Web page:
In “The Chitters,” Supernatural gives us what’s likely to be the last Monster of the Week episode in Season 11. Though we’re eagerly anticipating the final four episodes of the season, “The Chitters” provides an opportunity to savor how well the series has honed this trope. The story was firmly rooted in the monster hunt, but a run-in with another set of hunters helped frame the story within the context of family loyalty and the hunter life.
Sam and Dean investigate a case in Colorado involving the disappearance of townspeople every twenty-seven years. “The Chitters” refers to a story told to a local woman by her grandmother: “Once a generation around the spring equinox, people in town start going nuts, having orgies, copulating in the woods. And then they disappear, never to be heard from again.” The term “chitters” refers to the buzzing, rattling sound the creatures make.
Sam and Dean meet a couple of hunters who tell them that these “chitters” are a cicada spirit, originating from Malaysia, known as a Bisaan. It’s a new creature for the Winchesters, so they’re fortunate to team up with this hunter couple, one of whom has had personal experience with the Bisaan when it last emerged. When Dean realizes the hunters are actually a romantic couple, he asks what it’s like to settle down with a hunter. Cesar tells him, “Smelly, dirty. Twice the worrying about getting ganked.” The introduction of the hunters allows for independent conversations between Dean and Cesar while they hunt for the Bisaan burrow, and between Sam and Jessy as they track down the previous sheriff to ask him what he found 27 years ago.
Following up with the past sheriff, who has had his own family tragedy, added an interesting deviation focusing on the ex-sheriff’s guilt and shame. It seemed a bit out of character, though, for Sam to react angrily. The poor man had to kill his own daughter, after all. And Sam is not usually the angry brother. We can’t help but wonder where all the references to sacrifice and loss in the last few episodes are leading. As they watch Cesar and Jessy burn the body of Jessy’s dead brother, Sam mentions how he worried about his family when he was young:
“You know … whenever you and Dad used to leave me to go hunting and I … and I wouldn’t hear from y’all for a while, I, um, I was always sure that some vamp, or rugaru, or take your pick … I always figured one of them finally got ya. I tried to think of what to do—you know, the next step to take. I was just lost.”
“The Chitters” benefits from the horror cred of director Eduardo Sanchez, co-director and writer of The Blair Witch Project. Sanchez ensures the scenes with the chittering Bisaan are truly creepy. The camera closes in on a single figure in the woods, then the creature looks up and hisses with a glowing green-eyed glare. The scenes in the woods were particularly well-shot, but it was the moments in the mine, lit only with the hunters’ flashlights, that had the highest fright factor (Look out! It’s right behind you!). Hats off to the always amazing props team at Supernatural for the most horrible pile of bones we’ve yet seen.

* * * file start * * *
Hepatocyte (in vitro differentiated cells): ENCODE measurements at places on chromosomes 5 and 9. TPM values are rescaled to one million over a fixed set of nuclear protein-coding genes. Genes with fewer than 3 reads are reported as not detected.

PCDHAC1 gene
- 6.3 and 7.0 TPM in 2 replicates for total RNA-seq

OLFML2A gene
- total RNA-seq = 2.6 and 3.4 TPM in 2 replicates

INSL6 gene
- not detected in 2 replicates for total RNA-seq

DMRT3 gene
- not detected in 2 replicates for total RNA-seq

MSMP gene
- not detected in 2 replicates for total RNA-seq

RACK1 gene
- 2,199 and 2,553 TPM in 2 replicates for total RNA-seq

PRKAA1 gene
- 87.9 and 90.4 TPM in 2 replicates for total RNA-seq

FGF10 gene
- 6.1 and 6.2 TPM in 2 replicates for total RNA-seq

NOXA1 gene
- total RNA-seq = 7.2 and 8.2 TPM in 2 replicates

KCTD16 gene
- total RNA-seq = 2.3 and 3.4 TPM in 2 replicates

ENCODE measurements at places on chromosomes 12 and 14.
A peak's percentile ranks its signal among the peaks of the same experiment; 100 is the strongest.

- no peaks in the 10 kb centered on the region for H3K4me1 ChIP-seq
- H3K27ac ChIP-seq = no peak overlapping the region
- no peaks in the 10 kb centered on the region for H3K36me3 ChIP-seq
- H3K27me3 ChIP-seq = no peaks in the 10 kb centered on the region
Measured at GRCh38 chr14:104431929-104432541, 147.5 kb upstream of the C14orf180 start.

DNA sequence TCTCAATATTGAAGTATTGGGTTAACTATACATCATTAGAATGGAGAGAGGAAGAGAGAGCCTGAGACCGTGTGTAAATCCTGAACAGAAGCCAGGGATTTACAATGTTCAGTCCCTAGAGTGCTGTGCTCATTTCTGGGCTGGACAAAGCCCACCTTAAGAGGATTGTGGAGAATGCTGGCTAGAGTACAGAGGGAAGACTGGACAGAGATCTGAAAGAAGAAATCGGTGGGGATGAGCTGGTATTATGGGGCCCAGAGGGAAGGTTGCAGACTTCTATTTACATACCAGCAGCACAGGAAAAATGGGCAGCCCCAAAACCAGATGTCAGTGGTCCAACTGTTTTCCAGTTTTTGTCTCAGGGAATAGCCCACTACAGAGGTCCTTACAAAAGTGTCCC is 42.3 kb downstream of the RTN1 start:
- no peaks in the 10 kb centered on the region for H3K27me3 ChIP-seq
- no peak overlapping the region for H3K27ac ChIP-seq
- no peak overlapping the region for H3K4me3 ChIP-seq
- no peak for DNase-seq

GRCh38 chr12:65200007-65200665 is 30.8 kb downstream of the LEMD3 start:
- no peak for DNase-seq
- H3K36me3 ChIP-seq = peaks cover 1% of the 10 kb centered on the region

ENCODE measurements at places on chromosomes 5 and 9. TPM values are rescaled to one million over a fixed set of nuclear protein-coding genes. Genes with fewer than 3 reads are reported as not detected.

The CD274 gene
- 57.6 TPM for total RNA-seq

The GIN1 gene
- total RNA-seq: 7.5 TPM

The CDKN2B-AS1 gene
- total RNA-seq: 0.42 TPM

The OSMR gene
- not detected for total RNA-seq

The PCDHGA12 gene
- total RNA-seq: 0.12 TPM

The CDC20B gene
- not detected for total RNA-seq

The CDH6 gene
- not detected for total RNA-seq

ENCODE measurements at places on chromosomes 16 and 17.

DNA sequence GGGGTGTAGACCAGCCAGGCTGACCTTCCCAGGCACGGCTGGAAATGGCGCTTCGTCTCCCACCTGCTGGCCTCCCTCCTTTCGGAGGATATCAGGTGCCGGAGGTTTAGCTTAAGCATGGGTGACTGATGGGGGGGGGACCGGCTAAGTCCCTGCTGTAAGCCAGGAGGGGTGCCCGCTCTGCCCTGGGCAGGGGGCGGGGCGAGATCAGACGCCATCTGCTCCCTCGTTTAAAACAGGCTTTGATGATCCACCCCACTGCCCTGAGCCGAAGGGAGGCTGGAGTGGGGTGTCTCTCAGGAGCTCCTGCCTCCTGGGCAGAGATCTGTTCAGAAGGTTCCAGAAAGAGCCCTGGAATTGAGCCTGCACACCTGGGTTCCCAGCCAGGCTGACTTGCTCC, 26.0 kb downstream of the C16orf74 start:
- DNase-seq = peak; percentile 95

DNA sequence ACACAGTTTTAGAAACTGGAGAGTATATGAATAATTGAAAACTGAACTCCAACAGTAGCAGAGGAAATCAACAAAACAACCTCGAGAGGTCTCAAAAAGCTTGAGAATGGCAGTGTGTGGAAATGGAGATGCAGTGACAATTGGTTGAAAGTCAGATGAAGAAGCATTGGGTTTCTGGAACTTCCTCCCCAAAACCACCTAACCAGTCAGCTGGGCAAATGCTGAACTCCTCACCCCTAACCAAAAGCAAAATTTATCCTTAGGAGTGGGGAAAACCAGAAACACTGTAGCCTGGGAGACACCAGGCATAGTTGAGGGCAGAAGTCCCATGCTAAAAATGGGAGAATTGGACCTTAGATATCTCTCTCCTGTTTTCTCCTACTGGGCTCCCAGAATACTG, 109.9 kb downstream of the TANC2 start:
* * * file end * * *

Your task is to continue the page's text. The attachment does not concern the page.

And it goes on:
Nancy Won (“Thin Lizzie” and “Don’t You Forget About Me”) is quickly becoming a series regular writer, with “The Chitters” being her third episode in Season 11. She knows the Winchesters well. The dialogue between the Winchesters and the other hunters provided an added dimension to what could have otherwise been an ordinary MotW episode. Through Cesar and Jessy, the hunter couple that Sam and Dean meet, Won echoes the Winchesters’ story of family revenge, brotherly love, and sacrificing a normal life for the greater good.
Jessy was played by Lee Rumohr, while Hugo Ateo played his partner Cesar. Both men were convincing hunters. Ateo played the role of a man resigned to his partner’s choices with warmth. The scenes between Ateo and Jensen Ackles, who plays Dean Winchester, showed us two strong men who understood what it means to be in the hunting life.
There is some talk between Sam and Dean about adding Jessy and Cesar to the team, which helps foreshadow the coming conflict with Amara. But with the destruction of the chitters and Jessy’s revenge for his brother’s death complete, Jessy and Cesar are looking forward to retiring to a ranch in Texas. They are done, and, unlike most hunters, they have survived—at least so far.
As much as we enjoyed Jessy and Cesar, we were glad to see Dean let them go on to retire from the hunter life. As Dean says, “Two hunters who make it to the finish line? Yeah, you leave that alone.” Is there a finish line for the Winchesters? Is Sam going to hit another dog?
Among other things, “The Chitters” was a good example of how well Supernatural does horror. The skilled cast and crew can make the difference between an interesting story and a heartfelt horror story. Like Dean, Castiel and Amara are still very much on our minds, but “The Chitters” gives us a well-done Monster of the Week episode that we can really sink our teeth into.
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